Becoming the boss
When we get promotion at work, life becomes more stimulating, challenging and complicated. One of the key aspects of our new role is how to handle the vital relationships with the people who were our peers and team mates. This difficult change can be managed successfully with some thought about the transition. Here are some points to work on:
1. Establish a balance between authority and familiarity
Suddenly your relationship with your peers has changed. The best way to handle the change is to strike a balance between being light handed and heavy handed – between being authoritarian and friendly.
Don’t jump into authoritarian mode, even if some of your former peers now test you by being over-friendly in your new role. Leaders can’t be friends with their staff. Make the transition to distance yourself gradually and carefully. Use a ‘consult and decide’ approach with decision making so that you are still perceived as approachable, but so staff realize the buck stops with you. Listen, decide and communicate.
2. Focus on achieving goals
Focus hard on the team achieving workplace goals. Keep your friendships at arms’ length now. Overcome past friendships and distance yourself to the extent you think is necessary to get the team’s tasks completed well. It can be a lonelier role, but you can’t have it both ways by keeping your friendships as they were and also expecting those friends to do as you want. It creates a conflict of interest that you have to avoid to be successful.
Being a leader means you have to let go of some or all of the things you used to personally handle. Otherwise you become a micromanager who causes bottlenecks. But you can still expect whoever has taken over your previous hands-on role to provide progress reports. The extent of letting go depends on the number of employees who you are now responsible for.
Moving up gives you a broader view of the organization and its direction. Therefore you need to ensure you share your broader perspective with your direct reports. Leadership is communication. Be open with staff, be accessible and let them know that you don’t want to have information filtered before it reaches you, and that you won’t ‘shoot the messenger’ when you receive bad news.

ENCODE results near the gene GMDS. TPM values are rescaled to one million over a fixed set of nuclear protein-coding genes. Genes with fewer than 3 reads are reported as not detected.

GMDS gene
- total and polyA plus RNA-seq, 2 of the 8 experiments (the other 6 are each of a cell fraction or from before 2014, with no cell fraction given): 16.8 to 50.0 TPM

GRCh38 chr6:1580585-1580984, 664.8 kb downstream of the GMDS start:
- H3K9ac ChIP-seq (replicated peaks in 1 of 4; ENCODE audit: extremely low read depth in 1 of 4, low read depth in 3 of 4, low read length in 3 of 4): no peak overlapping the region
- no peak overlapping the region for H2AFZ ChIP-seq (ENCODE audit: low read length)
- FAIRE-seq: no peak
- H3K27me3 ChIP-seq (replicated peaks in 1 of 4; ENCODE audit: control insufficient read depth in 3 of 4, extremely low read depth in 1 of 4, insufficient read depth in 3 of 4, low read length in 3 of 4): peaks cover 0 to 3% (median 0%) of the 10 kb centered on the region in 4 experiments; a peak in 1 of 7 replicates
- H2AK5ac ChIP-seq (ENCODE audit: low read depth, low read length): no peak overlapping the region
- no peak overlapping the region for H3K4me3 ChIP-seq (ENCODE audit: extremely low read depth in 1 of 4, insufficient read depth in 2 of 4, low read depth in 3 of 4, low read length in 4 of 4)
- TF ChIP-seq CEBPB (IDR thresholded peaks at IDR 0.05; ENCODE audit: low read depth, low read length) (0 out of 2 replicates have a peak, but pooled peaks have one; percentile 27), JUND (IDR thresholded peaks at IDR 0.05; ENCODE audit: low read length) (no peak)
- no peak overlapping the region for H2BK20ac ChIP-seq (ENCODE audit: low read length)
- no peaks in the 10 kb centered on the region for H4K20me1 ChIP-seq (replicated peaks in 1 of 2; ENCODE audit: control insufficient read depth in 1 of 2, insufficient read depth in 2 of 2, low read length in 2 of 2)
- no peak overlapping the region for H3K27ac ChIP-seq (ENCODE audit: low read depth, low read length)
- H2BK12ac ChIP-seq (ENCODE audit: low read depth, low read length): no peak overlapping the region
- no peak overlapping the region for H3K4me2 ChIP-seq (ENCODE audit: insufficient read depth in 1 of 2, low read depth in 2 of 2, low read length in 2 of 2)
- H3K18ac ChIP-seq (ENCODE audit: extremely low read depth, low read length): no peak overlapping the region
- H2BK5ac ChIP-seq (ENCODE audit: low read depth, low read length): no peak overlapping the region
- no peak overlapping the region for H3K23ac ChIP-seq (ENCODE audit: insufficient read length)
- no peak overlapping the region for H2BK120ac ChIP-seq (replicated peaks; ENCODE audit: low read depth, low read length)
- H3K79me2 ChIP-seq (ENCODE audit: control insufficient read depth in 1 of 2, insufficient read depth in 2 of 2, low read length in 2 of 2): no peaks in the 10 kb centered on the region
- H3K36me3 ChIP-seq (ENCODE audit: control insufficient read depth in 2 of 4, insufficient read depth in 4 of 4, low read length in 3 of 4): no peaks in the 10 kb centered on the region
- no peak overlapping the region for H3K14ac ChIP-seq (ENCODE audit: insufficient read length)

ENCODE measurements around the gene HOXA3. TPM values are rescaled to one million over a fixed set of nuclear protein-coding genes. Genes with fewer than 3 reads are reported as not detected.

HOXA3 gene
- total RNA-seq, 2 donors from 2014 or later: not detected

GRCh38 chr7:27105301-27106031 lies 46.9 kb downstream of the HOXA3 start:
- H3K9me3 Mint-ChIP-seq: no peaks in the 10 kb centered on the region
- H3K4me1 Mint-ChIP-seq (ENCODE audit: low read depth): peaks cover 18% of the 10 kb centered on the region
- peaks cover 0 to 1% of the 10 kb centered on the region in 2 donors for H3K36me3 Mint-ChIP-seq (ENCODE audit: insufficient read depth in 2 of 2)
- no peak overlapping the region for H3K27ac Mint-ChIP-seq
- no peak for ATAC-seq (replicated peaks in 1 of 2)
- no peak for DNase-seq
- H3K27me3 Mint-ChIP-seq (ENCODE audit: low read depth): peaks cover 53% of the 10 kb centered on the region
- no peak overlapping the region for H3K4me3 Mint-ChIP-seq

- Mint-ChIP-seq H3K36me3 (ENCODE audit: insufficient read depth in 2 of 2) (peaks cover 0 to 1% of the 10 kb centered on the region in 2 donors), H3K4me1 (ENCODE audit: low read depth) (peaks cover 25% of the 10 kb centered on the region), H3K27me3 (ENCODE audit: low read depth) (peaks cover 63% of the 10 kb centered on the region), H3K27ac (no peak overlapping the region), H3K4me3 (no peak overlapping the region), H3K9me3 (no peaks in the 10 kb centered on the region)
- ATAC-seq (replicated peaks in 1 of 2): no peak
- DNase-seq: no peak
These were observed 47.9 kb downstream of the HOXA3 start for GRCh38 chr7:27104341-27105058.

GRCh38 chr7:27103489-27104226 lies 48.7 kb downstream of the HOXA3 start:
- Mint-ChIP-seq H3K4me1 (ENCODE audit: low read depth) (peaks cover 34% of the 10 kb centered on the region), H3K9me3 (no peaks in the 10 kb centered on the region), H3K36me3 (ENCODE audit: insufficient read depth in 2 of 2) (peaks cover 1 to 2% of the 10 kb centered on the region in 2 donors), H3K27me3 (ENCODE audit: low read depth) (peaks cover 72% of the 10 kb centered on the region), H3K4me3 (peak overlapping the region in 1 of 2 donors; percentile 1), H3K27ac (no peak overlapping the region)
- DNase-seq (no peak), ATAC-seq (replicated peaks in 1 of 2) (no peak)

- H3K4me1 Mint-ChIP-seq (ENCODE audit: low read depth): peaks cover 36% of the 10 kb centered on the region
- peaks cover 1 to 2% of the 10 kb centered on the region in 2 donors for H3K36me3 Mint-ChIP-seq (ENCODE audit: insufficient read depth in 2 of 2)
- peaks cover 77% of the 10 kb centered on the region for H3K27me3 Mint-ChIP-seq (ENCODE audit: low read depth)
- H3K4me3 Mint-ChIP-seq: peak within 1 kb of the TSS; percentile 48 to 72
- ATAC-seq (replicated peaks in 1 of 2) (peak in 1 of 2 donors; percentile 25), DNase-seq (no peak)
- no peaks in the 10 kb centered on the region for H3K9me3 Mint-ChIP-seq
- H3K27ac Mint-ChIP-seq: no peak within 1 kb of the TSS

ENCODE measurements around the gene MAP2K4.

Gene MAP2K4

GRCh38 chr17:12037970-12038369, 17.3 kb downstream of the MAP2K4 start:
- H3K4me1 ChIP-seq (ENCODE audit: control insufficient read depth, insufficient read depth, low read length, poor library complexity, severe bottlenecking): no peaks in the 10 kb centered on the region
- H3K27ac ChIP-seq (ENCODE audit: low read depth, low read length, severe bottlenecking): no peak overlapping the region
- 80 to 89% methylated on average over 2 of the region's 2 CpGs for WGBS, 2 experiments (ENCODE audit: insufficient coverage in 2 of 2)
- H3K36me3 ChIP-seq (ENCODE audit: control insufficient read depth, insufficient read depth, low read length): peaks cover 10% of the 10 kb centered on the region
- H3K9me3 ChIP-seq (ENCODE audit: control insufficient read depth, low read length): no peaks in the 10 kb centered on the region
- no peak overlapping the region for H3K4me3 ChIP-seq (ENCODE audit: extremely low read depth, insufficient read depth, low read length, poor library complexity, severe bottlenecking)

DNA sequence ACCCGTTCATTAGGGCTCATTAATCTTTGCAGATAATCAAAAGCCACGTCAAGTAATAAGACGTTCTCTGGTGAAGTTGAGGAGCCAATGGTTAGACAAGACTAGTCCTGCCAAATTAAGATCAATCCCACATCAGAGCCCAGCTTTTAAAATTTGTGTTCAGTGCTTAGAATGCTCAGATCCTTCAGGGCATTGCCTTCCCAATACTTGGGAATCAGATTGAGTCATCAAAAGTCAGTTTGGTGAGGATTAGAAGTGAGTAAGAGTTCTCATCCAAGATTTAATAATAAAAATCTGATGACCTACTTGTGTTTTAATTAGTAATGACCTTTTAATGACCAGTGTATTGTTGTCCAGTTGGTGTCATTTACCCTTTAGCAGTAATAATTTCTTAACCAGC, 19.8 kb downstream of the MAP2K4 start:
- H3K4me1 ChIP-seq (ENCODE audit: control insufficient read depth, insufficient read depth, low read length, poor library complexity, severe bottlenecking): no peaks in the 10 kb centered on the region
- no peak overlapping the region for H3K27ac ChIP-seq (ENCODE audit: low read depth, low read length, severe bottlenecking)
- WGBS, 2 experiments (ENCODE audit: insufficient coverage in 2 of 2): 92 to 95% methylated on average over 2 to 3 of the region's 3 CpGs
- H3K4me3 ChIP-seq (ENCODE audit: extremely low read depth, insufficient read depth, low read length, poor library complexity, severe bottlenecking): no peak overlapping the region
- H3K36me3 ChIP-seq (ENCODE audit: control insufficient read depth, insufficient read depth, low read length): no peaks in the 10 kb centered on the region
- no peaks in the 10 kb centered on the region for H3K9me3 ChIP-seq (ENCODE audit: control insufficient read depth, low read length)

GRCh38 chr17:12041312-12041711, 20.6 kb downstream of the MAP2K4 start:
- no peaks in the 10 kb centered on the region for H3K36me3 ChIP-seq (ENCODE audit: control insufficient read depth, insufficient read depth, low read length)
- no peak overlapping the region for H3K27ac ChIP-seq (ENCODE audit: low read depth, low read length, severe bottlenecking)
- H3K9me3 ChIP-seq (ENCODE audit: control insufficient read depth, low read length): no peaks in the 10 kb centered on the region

When staff bring problems to you, ask them to offer options for solutions, but remember the decision is yours – don’t expect them to have the solution. That’s now your job – in consultation with them.
Now you are removed from the direct communication avenues you may have had previously, you need to establish new sources of information. Create lines of communication with key stakeholder groups such as customers, frontline staff and suppliers. These people can quickly fill you in on the strengths and weaknesses in the business processes relevant to you.
5. Renew relationships with key employees
Promotion instantly distances you from former peers. Take care to look after good employees who are now under you instead of beside you. Recognize them for work well done. Some of your former colleagues (especially those who may have applied for your new job if it was advertised internally) may well be going through a classic process of grieving (denial, anger, bargaining, depression, and acceptance) in their relationship with you. You will need to use your judgment about when to engage with disappointed direct reports, especially those who think their career has come to a stop. Discreetly help them work through these issues.
One of the tests of a newly promoted manager is the application of workplace ethics. You may well have previously been aware, along with other staff in your area, of certain existing behaviors that are not acceptable. Responsibility for addressing them may have lain with someone else previously, but an important early test of your caliber will be the way you handle these and new ethical issues. If you squib on dealing with these issues, you will lose a lot of respect from employees. Therefore, even if the culprits are former friends, you need to grasp the nettle and deal firmly with workplace ethics problems.
7. Advice and counsel network
Leaders always need people who can provide sound counsel. As you ascend the ranks you will need different people to advise you who are knowledgeable about the matters applicable to your new level in the organization.
8. Play the game of internal politics
The higher up the organization, the greater the extent of politics. This is a universal fact and must be accepted – you must play the game to cultivate people who are important to you. If you don’t, you will suffer the penalty of career roadblocks. There is no way to dodge this reality, so go with the flow. Sit down and review who are your key personal stakeholders and develop a discreet personal stakeholder relations program with those people. Decide what you can offer them and what you need from them. Generally you can provide information, because communicators deal in information, and information is one form of power. You can determine what each stakeholder can provide in return, such as sound mentoring advice, support at meetings, cooperation on projects, etc. In turn, you also need to decide who are your best direct reports and how best to offer them political support.
If you take care with these points you are likely to be a successful boss.